23 To Use A Debit CardSwipe it through the store machine or put into an ATMEnter the PINComplete transaction
24 Pros and Cons - Debit Cards Pros ConsConvenientSmallCan be used like a credit cardAllows a person to carry less cashDoes not allow overspendingCan lose track of balance if transactions are not written downOpens checking account up to credit fraudOthers can gain access to the account if the card is lost and PIN is known
26 Parts of a Check Personal Information Check Number Date Bank Name Endorsement LineRouting NumberAccount NumberCheck Number
27 Writing a Check John Smith Halloween Costume Your Name 10/28/13John Smith$100.00One Hundred and 00/100Halloween CostumeYour Name
28 Bouncing a CheckCheck written for an amount over the current balance held in the account‘Bounces’ due to insufficient funds, or not enough money in the account to cover the check writtenA fee will be charged to the account holderHarm future opportunities for credit
29 Check 21 Check Clearing for the 21st Century Act (Check 21) When a check is written, the money is automatically withdrawn from a bank accountMakes “bouncing checks” difficult
31 Basically….Kind of like a checking account, but with higher interest rates.Money cannot be taken out with a check or a debit card, but can be transferred into your checking account.Really good to have!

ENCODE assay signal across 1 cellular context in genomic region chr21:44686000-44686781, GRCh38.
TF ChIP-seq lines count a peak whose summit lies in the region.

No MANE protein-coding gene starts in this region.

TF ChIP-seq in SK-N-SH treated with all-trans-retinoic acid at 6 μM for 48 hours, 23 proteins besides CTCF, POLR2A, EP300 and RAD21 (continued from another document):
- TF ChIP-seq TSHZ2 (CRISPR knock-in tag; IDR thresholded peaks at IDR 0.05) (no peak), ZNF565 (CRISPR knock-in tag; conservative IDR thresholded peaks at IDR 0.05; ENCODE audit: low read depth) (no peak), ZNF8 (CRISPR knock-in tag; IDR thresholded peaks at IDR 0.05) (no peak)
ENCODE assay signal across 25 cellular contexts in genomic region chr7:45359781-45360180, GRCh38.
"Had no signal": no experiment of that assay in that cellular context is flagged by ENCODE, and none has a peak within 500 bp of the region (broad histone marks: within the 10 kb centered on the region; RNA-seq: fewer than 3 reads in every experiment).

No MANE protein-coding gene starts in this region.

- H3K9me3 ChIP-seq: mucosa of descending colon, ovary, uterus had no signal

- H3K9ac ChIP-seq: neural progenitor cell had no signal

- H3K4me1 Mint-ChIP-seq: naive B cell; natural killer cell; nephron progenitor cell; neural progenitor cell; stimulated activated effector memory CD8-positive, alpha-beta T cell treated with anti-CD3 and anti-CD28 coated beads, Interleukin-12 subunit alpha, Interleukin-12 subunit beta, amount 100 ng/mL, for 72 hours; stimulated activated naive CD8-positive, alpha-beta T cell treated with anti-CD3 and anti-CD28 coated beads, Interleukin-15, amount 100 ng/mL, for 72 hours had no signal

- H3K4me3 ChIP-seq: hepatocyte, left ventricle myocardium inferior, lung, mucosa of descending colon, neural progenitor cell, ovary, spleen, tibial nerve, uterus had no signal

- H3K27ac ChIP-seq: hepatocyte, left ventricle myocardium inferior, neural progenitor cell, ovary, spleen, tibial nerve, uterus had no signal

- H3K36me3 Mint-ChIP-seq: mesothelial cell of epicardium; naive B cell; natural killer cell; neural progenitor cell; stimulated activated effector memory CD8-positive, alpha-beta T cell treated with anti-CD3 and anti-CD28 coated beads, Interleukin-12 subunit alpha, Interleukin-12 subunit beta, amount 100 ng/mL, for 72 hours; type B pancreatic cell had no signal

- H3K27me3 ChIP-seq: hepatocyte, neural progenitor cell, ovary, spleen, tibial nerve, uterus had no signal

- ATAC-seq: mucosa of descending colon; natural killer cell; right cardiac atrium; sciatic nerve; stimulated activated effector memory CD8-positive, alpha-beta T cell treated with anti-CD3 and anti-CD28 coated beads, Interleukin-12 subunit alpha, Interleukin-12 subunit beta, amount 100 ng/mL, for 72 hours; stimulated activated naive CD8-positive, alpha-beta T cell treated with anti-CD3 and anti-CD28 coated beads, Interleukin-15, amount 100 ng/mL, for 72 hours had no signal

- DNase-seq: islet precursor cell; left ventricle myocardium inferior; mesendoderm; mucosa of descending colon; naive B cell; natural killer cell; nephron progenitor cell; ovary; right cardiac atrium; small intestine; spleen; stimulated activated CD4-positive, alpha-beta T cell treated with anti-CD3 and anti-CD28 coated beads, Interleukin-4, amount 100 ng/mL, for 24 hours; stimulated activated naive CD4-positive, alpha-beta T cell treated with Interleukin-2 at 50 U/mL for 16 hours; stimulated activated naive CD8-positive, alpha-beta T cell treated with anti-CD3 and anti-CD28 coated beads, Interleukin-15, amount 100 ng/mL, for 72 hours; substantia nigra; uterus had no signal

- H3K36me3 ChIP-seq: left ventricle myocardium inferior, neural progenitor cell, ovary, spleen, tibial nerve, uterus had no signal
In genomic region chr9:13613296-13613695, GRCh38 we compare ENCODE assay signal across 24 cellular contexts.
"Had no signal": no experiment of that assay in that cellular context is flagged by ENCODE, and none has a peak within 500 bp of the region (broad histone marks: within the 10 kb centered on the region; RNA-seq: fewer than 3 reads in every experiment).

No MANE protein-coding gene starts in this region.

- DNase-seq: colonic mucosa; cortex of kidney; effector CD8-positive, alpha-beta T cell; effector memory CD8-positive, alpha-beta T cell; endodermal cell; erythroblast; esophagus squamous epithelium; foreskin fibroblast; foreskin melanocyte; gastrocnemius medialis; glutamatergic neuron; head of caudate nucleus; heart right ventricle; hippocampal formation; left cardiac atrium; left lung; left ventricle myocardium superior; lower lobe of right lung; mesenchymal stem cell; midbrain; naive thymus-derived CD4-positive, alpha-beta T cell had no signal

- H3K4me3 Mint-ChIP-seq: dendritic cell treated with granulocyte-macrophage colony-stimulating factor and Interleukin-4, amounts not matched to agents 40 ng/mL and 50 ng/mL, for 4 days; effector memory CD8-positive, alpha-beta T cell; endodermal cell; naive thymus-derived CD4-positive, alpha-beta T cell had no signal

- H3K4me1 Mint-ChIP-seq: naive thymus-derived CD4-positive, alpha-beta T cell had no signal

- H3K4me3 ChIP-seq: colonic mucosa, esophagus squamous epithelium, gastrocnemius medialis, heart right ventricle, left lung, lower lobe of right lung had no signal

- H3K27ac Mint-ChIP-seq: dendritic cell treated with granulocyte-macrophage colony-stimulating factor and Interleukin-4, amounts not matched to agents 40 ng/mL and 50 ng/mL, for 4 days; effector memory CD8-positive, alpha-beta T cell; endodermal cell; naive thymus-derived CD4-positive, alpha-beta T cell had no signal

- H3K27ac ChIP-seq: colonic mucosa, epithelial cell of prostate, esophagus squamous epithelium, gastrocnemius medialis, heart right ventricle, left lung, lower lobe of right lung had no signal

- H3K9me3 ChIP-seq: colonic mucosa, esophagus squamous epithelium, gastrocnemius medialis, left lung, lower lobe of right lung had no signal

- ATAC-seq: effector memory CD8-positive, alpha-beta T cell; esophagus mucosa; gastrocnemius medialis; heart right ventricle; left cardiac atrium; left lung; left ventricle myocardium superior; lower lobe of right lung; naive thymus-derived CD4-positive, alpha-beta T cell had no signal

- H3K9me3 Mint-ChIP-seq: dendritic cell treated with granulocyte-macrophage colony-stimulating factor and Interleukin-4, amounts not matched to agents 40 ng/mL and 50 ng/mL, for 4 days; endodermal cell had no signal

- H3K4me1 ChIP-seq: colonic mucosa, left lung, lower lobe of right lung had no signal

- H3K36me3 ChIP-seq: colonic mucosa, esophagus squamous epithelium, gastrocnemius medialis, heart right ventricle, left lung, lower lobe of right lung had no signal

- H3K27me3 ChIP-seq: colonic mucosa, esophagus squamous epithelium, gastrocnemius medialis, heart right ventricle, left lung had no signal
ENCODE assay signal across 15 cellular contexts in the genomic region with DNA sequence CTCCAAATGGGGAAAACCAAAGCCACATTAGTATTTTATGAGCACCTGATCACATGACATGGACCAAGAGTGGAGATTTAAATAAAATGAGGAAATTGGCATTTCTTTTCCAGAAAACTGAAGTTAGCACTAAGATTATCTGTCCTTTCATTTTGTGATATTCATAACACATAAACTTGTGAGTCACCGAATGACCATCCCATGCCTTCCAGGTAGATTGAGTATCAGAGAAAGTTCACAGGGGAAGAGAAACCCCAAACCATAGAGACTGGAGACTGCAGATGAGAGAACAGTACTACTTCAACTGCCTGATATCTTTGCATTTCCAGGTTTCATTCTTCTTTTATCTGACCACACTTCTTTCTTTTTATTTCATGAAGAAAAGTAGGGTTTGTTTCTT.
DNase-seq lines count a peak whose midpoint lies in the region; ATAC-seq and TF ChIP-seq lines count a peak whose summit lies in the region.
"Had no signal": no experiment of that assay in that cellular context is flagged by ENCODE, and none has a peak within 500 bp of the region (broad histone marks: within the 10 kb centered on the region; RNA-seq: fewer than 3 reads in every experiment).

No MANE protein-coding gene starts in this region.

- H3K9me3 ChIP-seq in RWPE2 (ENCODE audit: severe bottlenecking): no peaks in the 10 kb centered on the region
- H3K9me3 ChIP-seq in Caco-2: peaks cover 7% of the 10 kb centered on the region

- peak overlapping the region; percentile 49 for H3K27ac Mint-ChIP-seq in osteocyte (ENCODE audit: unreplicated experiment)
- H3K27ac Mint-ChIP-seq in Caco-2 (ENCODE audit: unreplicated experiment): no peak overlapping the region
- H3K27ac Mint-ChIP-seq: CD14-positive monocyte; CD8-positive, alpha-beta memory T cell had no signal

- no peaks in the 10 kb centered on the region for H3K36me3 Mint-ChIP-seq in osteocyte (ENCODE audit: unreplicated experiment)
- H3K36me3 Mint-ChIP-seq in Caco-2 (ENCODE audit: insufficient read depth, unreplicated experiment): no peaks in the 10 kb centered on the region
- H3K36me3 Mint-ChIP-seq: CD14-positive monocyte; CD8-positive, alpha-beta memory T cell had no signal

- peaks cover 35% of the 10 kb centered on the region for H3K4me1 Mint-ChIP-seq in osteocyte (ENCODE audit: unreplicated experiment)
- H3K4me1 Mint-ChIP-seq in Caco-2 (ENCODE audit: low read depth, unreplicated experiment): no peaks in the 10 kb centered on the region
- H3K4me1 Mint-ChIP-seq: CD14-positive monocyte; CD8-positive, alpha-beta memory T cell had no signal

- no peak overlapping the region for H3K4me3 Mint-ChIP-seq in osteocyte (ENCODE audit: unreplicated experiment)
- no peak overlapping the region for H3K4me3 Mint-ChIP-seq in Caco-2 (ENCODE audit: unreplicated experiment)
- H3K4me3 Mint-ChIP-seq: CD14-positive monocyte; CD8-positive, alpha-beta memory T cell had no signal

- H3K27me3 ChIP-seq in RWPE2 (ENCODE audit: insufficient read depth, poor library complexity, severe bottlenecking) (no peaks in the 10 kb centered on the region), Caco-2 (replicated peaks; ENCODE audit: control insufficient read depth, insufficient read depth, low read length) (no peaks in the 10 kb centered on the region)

40 Checking Account Register Place to record all monetary transactions for a checking accountDeposits, checks, ATM use, debit card purchases, additional bank feesUsed to keep a running balance of the accountRememberRecord every transaction!
44 What is a spending plan?A tool used to record and track projected and actual income and expenses over a period of time.Also called a budget.
45 Spending PlansAre simply road maps the help people reach financial goalsNeed to be flexible to change with various life stagesAre not difficult to establish but do take time and commitment.**Recommended to track spending prior to creating a budget.NOTE: There should not be any money left over in a budget. If there is, it should be put into the savings or charitable giving column.
46 Benefits of Spending Plans A spending plan can help you:Put aside money for savings goalsPrepare for regular expensesPrepare for unexpected expensesControl how you spend moneyReduce stress and increase confidenceProvide an excuse to calm excessive spendingReasons to budget are numerous:To determine how much money you have to spendTo decide how you want to spend your moneyTo determine how to spend money in the futureTo learn to live on less than available incomeTo stay out of financial trouble